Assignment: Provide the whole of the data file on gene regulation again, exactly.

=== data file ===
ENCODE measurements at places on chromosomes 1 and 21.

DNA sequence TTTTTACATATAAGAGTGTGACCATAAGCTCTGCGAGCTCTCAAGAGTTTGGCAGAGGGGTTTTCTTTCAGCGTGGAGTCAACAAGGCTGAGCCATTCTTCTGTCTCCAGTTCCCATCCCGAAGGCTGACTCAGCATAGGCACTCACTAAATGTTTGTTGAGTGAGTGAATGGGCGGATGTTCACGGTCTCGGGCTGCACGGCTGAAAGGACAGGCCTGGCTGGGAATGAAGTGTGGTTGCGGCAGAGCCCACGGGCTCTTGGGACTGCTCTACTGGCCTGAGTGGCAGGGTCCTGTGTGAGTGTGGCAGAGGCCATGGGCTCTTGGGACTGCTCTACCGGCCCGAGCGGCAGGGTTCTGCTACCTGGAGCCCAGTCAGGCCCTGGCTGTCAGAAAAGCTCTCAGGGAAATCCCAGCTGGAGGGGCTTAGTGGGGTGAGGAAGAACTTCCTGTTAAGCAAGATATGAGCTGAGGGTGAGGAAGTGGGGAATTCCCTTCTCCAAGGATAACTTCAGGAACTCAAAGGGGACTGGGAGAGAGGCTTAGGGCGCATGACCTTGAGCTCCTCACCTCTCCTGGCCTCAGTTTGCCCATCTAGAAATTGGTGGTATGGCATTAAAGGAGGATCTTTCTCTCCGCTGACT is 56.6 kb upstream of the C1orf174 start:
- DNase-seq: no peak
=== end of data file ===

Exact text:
ENCODE measurements at places on chromosomes 1 and 21.

DNA sequence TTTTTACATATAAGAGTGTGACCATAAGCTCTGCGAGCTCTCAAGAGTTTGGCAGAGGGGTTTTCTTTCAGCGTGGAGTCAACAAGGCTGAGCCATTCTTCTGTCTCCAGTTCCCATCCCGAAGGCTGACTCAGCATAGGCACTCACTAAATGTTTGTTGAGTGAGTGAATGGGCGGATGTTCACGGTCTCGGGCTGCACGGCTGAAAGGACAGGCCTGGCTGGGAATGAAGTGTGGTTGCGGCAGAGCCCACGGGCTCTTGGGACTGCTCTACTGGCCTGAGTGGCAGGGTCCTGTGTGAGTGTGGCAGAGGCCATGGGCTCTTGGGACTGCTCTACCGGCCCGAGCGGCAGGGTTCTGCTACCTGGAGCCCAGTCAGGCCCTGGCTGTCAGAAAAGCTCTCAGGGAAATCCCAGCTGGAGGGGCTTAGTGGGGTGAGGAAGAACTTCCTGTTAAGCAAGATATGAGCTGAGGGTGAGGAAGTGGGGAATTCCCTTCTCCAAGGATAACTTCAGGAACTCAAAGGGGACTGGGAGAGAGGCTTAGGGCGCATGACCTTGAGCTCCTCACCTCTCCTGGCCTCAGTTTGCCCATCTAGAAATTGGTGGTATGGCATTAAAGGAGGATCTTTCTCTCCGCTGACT is 56.6 kb upstream of the C1orf174 start:
- DNase-seq: no peak